This date was notplucked at random out of the air as some wild guess by the priests, but was actually a serious attempt to relate the events described in the Bible to the world at large. It began in quite a scientific way, but the calculation became elaborated to the point of ludicrousness not long before Isaac Newton published his epic book Philosophiae Naturalis Principia Mathematica (generally referred to as the Principia), in which he laid down the principles of the scientific method which has taken us, in a little over three hundred years, from the first understanding of the orbits of the planets around the Sun to an understanding of the birth of the Universe itself, and a sound scientific determination of when that event happened.

    The date for the beginning of time that Newton himself would have been taught as the Gospel truth derived initially from a calculation made by Martin Luther and his colleagues in the sixteenth century. They had based their estimate on counting back the genealogies in the Old Testament, all the way from Jesus Christ to Adam himself, and came up with a date for the Creation of 4000 B.C. This was a nice round number (what modern scientists would call an "order of magnitude" estimate), and it probably does tell us something meaningful about the timing of events described in the Bible. But in 1620, Archbishop James Ussher published his Sacred Chronology, which developed these ideas further. The most significant contribution made by Ussher was to shift the timescale back by four years. Johann Kepler, the pioneering German astronomer born in 1571, had suggested that the darkening of the sky during the crucifixion of Jesus must have been caused by a solar eclipse, and by Kepler's day astronomers were able to calculate that a suitable eclipse had occurred four years earlier than the equivalent date used by Luther, the inference being that all the events in the Lutheran genealogy occurred four years earlier than he had thought — including the Creation itself.

    This revision of the timescale by Ussher to set the date of the Creation as 4004 B.C. was already going far beyond the accuracy of the method being used—even if the method was a good one, and they had got the date of the crucifixion exactly right, what chance was there that all the "begats" recorded in the Bible were accurate to within four years? But the situation became even sillier in 1654, when John Lightfoot, Vice-Chancellor of the University of Cambridge, pronounced that from his study of the scriptures he had determined the final moment of the Creation, the precise moment when Adam himself was created, as 9 A.M. (Mesopotamian time) on Sunday, 26 October 4004 B.C. Isaac Newton was in his twelfth year when Lightfoot made that pronouncement, and the Principia would not be published until 1687. Although some may have had doubts about Lightfoot's "improvement" to the timescale, the date of 4004 B.C. for the Creation was noted in the margin of the Authorised Version of the Bible until well into the nineteenth century, when science at last became capable of mounting a serious challenge to religious orthodoxy on this point. But this is not to say that some people had not had their doubts about the biblical timescale, even before it became enshrined in the margin of the Authorised Version.

    The thing that made open-minded people think that the Earth must have had a much longer history than a few thousand years was the fossil record in the rocks. Time and again over the past thousand years, different scientists were independently struck by the need for a long timescale in order to explain how the fossilised remains of diverse species got to be where they are today. The first person that we know to have puzzled over this phenomenon, and to have written his thoughts down so that they have been preserved for us to read, was the Arab scholar Abu Ali al-Hassan ibn al-Haytham, usually known to later generations of scientists by the Europeanised version of his name, as Alhazan. He was born in about A.D. 965, and died in 1038, so his productive period as a scientist covered the decades either side of A.D. 1000. He is best known for his work on optics, which remained unsurpassed for more than five hundred years (indeed, his book on optics was translated into Latin in the twelfth century, republished in Europe under the rifle Opticae Thesaurus in 1572, and was regarded as the standard text for more than a further hundred years, until Newton published his Opticks in 1704). But Alhazan was a wide-ranging and original thinker, who noticed the existence of fossilised remains of fish in rock strata high above sea level, in mountainous regions. He realised that the fish must have died and been covered in sediments in the ocean, and that the ocean floor had been slowly uplifted to make the mountains — a process clearly requiring a very long stretch of time, although he had no means of calculating just how long.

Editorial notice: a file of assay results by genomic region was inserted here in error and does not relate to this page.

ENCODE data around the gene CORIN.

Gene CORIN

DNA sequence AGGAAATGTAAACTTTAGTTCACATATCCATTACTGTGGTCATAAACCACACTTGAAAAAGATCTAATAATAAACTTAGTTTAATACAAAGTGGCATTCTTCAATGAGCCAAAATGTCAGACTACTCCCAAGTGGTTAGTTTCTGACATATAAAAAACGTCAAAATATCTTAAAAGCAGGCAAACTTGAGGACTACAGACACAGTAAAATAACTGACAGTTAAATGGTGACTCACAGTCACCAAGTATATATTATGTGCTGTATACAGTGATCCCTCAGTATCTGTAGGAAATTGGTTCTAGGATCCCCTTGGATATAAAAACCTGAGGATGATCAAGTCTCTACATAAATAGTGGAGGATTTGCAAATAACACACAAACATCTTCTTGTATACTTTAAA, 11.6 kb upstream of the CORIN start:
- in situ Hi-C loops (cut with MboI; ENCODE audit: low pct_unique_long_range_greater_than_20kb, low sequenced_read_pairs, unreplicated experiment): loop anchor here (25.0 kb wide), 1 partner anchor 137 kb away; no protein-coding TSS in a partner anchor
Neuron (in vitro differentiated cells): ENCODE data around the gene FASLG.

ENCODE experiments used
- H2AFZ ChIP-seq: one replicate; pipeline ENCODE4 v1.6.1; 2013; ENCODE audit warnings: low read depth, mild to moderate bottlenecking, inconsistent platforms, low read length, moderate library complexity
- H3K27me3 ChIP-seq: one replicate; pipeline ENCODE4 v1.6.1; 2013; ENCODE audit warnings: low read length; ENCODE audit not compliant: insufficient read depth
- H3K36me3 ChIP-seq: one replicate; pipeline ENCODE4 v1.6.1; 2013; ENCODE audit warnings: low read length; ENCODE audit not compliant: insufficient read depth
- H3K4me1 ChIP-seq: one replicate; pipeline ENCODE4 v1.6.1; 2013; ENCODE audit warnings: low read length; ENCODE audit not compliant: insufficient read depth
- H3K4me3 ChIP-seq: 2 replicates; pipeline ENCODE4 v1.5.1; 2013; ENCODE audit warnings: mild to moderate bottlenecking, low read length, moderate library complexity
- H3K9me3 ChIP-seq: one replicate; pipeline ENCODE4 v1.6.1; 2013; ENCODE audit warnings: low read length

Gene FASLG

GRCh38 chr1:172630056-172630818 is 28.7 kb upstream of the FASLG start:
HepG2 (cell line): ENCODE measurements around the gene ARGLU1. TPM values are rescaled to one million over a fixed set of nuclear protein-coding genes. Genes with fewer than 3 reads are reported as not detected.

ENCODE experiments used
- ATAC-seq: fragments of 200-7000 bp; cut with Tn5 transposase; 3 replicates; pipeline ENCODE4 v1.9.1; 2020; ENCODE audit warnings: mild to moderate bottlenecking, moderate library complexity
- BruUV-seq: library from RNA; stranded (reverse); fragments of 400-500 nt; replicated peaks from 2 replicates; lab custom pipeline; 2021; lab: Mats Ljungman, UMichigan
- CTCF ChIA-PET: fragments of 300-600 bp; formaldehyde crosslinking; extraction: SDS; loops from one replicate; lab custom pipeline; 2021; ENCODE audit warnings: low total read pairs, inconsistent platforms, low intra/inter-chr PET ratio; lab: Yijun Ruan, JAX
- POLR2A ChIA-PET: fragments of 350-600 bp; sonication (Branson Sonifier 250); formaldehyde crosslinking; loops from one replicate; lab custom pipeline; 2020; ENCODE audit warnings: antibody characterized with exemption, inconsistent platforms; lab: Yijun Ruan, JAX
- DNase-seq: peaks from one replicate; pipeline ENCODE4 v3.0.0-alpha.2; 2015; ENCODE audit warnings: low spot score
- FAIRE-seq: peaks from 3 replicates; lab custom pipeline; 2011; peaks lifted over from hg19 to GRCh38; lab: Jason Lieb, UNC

The standard explanation for the origin of fossils in those days was, of course, the biblical Flood. If the entire Earth really had been covered by water, including the mountain tops, then in principle there would be no difficulty in explaining how the remains of fish came to be found on mountain tops. But it wasn't just fish that showed up in the fossil record. Leonardo da Vinci (who lived from 1452 to 1519) pointed out that the fossilised remains of clams and sea-snails could be found in the mountains of Lombardy, 400 kilometres from the nearest sea (the Adriatic). There was no way that clams could travel 400 kilometres in the forty days and forty nights that the rain lasted, plus the 150 days that the waters of the Flood had, according to Scripture, covered the Earth. And there are many parts of the world where similar fossils are found much further from the present-day boundaries of the ocean.